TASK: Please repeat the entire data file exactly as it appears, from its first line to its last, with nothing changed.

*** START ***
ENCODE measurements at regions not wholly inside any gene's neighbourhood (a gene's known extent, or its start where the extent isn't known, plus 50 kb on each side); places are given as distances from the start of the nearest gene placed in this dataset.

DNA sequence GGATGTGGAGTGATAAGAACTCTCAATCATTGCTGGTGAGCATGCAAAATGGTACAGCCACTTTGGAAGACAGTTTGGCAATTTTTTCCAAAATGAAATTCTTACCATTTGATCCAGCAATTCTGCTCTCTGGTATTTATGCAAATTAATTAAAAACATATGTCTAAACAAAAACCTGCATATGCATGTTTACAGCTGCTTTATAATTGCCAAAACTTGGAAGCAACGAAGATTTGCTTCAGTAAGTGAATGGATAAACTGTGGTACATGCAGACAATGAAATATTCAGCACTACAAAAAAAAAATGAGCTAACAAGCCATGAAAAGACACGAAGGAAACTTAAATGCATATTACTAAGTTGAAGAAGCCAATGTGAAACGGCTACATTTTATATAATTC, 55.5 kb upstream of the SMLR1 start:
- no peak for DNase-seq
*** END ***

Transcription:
ENCODE measurements at regions not wholly inside any gene's neighbourhood (a gene's known extent, or its start where the extent isn't known, plus 50 kb on each side); places are given as distances from the start of the nearest gene placed in this dataset.

DNA sequence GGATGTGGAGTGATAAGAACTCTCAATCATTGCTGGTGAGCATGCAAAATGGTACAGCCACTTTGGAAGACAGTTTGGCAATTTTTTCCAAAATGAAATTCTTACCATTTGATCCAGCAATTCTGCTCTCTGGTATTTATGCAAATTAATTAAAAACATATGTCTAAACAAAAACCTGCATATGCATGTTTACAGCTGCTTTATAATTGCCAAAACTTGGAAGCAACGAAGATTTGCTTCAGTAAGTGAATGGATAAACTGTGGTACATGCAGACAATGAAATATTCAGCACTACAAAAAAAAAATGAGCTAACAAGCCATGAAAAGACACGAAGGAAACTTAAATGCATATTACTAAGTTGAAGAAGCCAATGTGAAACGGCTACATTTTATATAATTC, 55.5 kb upstream of the SMLR1 start:
- no peak for DNase-seq